Heart disease is the leading cause of death worldwide – accounting for more than 17.3 million deaths per year – according to the American Heart Association (AHA).
It might seem impossible or pointless to try to avoid it, given how many people die from heart disease each year. But that’s just not the case. There are steps you can and should take to improve your heart health and reduce your risk of developing heart disease.
What is heart disease?
There are several different types of heart disease, but coronary artery disease (CAD) is the most common.
CAD occurs when fats, cholesterol and calcium build up on the vessel walls that supply blood to the heart muscle. As the build-up thickens, the vessels become narrower, making it difficult for blood to flow to the heart muscle. This can lead to a heart attack, heart failure or even death.
Am I at risk for heart disease?
There are two types of risk factors for heart disease: the ones you can’t change (non-modifiable) and the ones you can (modifiable).
Age, gender, family history, race and menopause are non-modifiable risk factors – there’s nothing you can do about those. For example, men older than 45 and women older than 55 (or who have had their ovaries removed) have the age risk factor.
But there are some risk factors you can do something about. Weight, nutrition, physical activity, smoking, high blood pressure, diabetes, low HDL (good cholesterol) and high LDL (bad cholesterol) are all modifiable risk factors.
How to avoid heart disease
The heart wants what it wants… to be healthy! Once you’ve determined your risk factors, the work begins to keep them as low as possible. Follow these six steps to achieve a healthier heart and lower your risk for heart disease:
- Exercise regularly - Do some aerobic exercise – like walking, cycling, jogging and swimming – to get the blood pumping. You’ll want to aim for at least two and a half hours each week. Add in some strength training for your major muscle groups two days a week.
- Eat a heart-healthy diet - Try to include plenty of fruits and vegetables, nuts and whole grains in your diet. A healthy diet should include foods that are low in saturated fat, cholesterol, trans fat, sugar and salt. Also, limiting your total calories to a reasonable amount is important.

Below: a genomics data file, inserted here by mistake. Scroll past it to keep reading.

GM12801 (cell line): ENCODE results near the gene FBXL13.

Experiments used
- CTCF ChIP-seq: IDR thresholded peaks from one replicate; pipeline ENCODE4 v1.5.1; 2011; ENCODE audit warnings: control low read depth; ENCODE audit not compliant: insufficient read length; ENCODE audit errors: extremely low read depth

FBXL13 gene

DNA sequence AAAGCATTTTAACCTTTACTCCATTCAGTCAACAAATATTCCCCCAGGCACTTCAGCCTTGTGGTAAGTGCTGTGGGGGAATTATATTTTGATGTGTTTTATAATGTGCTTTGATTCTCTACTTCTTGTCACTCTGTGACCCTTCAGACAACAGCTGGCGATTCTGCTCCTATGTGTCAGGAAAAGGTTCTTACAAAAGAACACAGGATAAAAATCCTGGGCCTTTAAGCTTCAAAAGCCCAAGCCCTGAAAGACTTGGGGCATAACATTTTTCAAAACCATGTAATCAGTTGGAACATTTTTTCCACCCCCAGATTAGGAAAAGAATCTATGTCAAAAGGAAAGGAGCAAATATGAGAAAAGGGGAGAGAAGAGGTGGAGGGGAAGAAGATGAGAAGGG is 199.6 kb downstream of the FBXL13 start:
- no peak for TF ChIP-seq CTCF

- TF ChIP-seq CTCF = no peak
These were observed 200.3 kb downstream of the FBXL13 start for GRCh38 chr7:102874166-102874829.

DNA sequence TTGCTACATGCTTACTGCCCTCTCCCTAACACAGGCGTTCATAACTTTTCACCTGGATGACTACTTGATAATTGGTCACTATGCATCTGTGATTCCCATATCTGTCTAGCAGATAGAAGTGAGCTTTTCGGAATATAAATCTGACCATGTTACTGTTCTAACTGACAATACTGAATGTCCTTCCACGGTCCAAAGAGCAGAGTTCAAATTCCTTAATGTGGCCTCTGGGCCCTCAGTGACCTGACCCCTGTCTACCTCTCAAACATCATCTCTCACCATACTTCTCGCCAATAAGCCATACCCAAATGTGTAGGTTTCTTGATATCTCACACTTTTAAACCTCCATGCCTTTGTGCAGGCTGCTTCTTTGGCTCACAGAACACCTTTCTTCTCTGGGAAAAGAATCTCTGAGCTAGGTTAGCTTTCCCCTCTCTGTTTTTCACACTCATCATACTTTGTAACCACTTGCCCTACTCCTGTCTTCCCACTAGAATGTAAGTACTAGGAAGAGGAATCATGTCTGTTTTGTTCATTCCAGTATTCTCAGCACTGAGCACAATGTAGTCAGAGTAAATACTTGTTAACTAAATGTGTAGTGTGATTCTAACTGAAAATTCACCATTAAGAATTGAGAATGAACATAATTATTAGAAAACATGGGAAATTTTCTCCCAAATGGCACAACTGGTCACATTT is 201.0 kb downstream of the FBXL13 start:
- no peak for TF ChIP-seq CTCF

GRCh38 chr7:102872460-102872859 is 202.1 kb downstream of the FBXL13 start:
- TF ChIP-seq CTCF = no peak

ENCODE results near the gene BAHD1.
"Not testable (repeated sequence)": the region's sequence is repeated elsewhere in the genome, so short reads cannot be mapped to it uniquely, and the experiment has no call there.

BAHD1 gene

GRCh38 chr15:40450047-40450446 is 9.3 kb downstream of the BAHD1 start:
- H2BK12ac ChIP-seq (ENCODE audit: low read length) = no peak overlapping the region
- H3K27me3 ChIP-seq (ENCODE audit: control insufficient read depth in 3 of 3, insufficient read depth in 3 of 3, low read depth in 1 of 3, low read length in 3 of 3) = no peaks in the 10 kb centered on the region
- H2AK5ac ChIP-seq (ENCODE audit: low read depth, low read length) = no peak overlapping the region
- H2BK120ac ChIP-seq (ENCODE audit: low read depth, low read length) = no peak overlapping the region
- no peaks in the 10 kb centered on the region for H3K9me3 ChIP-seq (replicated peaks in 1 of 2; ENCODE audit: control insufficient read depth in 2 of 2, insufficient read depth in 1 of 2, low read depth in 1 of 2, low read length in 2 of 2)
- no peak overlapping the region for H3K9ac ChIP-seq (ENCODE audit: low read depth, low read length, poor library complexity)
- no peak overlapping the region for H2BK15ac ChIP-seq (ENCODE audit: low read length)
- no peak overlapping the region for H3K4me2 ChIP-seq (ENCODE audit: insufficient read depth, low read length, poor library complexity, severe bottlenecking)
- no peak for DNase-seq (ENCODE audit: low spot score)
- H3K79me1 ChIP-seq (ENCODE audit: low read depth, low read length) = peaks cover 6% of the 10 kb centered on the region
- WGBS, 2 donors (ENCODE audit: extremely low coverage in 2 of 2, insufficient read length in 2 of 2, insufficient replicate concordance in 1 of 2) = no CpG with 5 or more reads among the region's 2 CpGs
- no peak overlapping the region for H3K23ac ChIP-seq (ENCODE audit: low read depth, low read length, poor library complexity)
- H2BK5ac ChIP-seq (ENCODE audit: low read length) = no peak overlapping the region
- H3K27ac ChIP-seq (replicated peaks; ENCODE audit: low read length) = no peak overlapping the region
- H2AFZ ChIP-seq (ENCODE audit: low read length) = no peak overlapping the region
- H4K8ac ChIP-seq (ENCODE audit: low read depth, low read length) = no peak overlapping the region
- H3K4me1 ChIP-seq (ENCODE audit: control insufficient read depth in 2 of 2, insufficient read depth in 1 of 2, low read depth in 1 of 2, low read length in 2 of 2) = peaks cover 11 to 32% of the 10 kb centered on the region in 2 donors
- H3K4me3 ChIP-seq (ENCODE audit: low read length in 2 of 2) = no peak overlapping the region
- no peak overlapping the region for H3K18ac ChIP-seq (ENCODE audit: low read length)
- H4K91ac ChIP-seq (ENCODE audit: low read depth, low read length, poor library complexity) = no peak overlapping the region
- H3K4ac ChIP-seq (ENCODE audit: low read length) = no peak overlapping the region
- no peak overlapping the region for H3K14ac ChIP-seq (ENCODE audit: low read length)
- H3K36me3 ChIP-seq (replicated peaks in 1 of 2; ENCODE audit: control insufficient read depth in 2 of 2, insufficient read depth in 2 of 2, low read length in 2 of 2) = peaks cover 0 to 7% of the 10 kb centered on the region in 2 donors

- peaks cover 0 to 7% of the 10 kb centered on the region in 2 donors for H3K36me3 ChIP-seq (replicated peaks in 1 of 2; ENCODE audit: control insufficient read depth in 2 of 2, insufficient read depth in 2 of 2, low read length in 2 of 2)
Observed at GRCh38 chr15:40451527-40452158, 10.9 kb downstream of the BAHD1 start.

- Maintain a healthy weight - Everyone’s body is different. A healthy weight for one person may not be healthy for another person. One thing is certain: too much weight can increase your risk of heart disease. Eating healthy and exercising can remove obesity as a risk factor.
- Cut out tobacco - Don’t smoke. If you do smoke, talk to your doctor about ways to quit. Smoking is one of the biggest risk factors for heart disease. Non-smokers should also avoid second-hand smoke.
- Drink in moderation - Limit your alcohol to a moderate level. This means two or fewer drinks per day for men and one for women. One drink equals a 12-ounce bottle of beer, a 5-ounce glass of wine or 1.5 ounces of liquor.
- Keep an eye on other medical conditions - This is especially important if you have:
- High cholesterol - Exercise raises your HDL (good) cholesterol level. Decreasing your intake of saturated fat lowers your LDL (bad) cholesterol. Changes in both numbers helps make you healthier overall. If you are prescribed a statin and your cholesterol numbers improve, this does not mean that you should be sedentary and eat whatever you want – you’ll still need to focus on other controllable risk factors.
- High blood pressure - If you have high blood pressure, work to get it under control. Eating a healthy diet, exercising, and not drinking alcohol are just some ways to help control your blood pressure. Some people will also need to take medication.
- Diabetes - Eating well, exercising and taking medication can help keep diabetes under control.